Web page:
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Anatomy of a Progressivist Parish

Lyle J. Arnold, Jr.

Christ the King in Pleasant Hill, California, is one of the wealthiest and largest parishes in the Oakland Diocese, home to some 4,000 families. It is a happy parish, a showcase for post-Conciliar Catholicism.

The pastor of Christ the King, a one Fr. Brian Joyce, (he doesn't like being called "Father," just "Brian") is a paradigm for this progressivist, pseudo-Catholic Church. One of the criteria for keeping his flock happy is his teaching that the Devil "does not exist." Brian teaches that evil is a "cosmic force", that is, something relating to the universe and not turned toward bringing men to Hell. In passing, this eliminates the part of the Gospel where "Satan tempts Jesus in the desert" (Matt. 4: 1) as well part of the Epistle of St. Peter where he warns us that the Devil is always prowling around us like a lion to devour us (1 Peter 5:1).

A clown Mass at Christ the King Parish

Fr. Brian, center, presides at a clown Mass
Brian likes to begin the Gospel with "Once upon a time," since he believes that the Gospels narratives and parables are just myths, "stories told to people who could not read. They never really happened.” He includes in those “tales” Adam and Eve, Jonah in the whale, the miracle of the multiplication of loaves and fishes, etc." He promotes clown Masses, eco-spirituality and the theology of Teilhard de Chardin.

In Brian's bulletin of April 14, 2002, he recounted how he and a working group of his parishioners gathered with others to encourage "public debate" questioning the policies of "mandatory celibacy, ordination of women and homosexuality." (1) He is much loved by his parishioners.

In 2003 he was sued for a years-long affair with a married woman.  But, not to worry. His whole world, as it were, stood in his corner. His flock cheered for him, and gave him a "standing ovation during his homily at all six masses the weekend after the suit was filed." He said he had also received "stacks of letters of support," as well as "encouraging comments on the parish website."

The modern church of Christ the King parish

Christ the King church, bare and protestant
So beloved was Brian by his then-Bishop John Cummings, the two of them being "best friends for a long time," that the latter declined any enforcement whatsoever of their disciplinary policy, the very least being to place Fr. Brian on administrative leave during the investigation.

Indeed, in the Diocese policy booklet for clerical sexual abuse, in its question and answer section, it strongly states: "Can clergy sexual activity ever be consensual on the part of the victim? NEVER! The power differential in the relationship automatically puts the Priest (or Deacon) in the position of power... (this mandate) includes not only minors, but also young adults and adults, both male and female."(2)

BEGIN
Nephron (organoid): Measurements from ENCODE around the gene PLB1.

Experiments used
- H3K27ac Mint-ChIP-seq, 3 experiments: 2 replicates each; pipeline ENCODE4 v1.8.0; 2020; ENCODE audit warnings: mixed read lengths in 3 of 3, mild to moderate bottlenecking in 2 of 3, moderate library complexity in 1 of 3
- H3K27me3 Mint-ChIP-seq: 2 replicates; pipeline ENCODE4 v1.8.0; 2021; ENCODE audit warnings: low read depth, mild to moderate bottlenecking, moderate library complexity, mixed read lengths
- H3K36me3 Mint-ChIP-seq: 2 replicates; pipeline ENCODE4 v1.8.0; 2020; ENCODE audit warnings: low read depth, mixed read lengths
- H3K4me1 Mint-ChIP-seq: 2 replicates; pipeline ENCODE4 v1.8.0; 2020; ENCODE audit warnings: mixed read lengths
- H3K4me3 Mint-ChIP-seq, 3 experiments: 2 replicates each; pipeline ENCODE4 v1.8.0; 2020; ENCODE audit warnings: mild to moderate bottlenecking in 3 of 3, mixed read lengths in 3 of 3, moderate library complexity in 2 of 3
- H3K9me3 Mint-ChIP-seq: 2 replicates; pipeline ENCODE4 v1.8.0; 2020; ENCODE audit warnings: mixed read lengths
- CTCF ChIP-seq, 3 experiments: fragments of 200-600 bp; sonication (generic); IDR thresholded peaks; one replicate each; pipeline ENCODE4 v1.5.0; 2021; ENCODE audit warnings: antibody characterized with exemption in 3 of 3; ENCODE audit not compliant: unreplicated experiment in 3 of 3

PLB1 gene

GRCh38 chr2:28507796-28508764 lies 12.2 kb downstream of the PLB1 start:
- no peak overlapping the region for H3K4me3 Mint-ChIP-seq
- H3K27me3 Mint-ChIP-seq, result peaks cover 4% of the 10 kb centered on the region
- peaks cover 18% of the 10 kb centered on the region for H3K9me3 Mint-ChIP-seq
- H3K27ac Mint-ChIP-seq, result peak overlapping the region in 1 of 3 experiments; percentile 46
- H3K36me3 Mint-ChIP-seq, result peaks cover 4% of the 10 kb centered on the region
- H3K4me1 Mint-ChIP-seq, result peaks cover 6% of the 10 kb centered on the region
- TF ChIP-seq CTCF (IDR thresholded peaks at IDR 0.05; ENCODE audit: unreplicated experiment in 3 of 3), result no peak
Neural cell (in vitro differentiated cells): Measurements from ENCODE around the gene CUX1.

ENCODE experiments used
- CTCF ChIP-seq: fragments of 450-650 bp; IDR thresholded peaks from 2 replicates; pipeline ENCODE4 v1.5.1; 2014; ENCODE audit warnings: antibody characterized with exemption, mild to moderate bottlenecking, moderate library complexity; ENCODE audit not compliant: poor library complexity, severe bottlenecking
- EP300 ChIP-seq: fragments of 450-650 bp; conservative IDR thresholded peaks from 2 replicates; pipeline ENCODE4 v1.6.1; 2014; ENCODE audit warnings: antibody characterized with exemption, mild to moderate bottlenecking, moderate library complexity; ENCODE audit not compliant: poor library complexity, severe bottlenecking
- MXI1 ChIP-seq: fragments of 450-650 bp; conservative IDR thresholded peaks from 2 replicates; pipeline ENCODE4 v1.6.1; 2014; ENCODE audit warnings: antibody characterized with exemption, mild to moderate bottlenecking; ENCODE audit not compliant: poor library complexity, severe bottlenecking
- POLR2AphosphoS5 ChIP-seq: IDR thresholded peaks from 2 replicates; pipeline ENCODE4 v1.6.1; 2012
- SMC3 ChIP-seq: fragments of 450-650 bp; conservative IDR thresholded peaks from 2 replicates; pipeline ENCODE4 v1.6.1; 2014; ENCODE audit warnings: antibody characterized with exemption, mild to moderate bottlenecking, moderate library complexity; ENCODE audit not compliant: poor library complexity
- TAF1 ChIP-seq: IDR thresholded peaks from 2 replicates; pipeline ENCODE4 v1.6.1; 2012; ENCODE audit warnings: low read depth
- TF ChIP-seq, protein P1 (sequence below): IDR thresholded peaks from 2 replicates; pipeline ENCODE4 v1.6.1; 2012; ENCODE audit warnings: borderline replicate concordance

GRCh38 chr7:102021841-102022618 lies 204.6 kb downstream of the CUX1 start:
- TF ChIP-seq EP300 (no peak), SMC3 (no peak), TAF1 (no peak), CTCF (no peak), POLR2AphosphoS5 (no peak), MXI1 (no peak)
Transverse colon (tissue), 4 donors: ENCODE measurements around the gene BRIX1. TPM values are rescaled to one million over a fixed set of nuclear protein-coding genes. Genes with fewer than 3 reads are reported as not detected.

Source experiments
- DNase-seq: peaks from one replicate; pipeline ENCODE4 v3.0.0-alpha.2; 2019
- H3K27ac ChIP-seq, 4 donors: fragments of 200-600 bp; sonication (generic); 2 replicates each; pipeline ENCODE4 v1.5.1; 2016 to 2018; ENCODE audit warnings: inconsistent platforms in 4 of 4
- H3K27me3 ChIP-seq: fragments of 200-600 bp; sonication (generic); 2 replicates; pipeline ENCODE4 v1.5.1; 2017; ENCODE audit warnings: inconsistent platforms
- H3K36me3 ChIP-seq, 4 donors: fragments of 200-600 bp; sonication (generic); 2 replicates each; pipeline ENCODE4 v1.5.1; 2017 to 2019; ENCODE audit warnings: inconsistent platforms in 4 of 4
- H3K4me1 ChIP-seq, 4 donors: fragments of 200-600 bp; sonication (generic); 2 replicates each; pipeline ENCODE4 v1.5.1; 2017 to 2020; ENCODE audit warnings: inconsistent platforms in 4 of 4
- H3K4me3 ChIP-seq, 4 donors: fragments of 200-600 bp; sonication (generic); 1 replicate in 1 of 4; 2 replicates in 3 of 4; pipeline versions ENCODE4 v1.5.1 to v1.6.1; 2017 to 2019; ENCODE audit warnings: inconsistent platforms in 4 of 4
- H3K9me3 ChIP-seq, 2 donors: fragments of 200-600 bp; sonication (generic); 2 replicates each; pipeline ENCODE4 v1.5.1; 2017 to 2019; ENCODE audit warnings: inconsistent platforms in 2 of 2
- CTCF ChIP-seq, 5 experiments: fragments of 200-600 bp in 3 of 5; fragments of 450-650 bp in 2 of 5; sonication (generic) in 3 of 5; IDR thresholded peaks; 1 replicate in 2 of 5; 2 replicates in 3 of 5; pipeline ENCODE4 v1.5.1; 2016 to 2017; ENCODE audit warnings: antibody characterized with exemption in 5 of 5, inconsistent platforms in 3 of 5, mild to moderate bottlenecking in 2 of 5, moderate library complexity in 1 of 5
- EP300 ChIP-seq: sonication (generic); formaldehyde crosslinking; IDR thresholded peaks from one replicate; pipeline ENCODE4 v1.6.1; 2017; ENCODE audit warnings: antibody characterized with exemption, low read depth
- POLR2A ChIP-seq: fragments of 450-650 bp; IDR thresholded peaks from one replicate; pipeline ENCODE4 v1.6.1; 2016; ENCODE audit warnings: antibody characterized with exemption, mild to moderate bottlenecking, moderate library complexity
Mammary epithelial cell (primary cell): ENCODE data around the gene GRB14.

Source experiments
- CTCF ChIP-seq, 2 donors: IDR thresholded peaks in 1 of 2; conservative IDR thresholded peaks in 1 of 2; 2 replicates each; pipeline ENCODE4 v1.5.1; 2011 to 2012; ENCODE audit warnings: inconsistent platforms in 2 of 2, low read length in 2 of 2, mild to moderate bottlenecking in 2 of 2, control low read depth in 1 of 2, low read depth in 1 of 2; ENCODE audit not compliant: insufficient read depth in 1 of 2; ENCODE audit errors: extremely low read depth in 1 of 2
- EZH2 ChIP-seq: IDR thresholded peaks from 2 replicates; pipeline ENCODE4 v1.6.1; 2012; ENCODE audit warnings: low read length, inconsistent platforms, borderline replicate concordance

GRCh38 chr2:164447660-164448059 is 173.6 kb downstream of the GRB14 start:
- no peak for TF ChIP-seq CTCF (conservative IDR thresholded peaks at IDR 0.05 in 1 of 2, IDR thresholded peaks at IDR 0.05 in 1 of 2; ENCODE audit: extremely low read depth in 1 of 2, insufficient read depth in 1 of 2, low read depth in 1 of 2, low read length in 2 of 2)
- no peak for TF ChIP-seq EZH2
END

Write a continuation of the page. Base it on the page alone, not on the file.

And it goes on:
The lawsuit was filed in June of 2003 by Sue Dee McClelland, mother of four, who said she "first came to Fr. Brian Joyce in 1963 in Oakland for counseling about personal problems ... (and) Joyce started an affair the next year." Eventually she became depressed and suicidal, and filed a lawsuit stating: "He abused his position of authority and the Church, as far as I can tell, has done nothing about it." In regards to McClelland's indictment, Brian adjured, "I have told her that I honestly believe and am morally certain that neither of us at the time would have thought or described our relationship as anything other than caring, supportive and mutual." (3)

The diocesan chancellor Sister Barbara Flannery headed a "Sensitive Issues Committee" on the case with seven board members. The findings were that the relationship was consensual and sex was not involved. Fr. Joyce admitted, however, that he became "emotionally involved with an adult woman who was a friend, co-worker and parishioner," that "he was intimate with the woman," and that his actions had been "improper."

The account given by the Oakland Diocese paper, The Catholic Voice, was a classical sanitized report, saying only "that the relationship had been consensual, not abusive, and involved no predatory behavior on the part of Fr. Joyce." A judge dismissed the suit because he found that Brian was not abusive, and also it "exceeded the statute of limitations." (4) Case closed.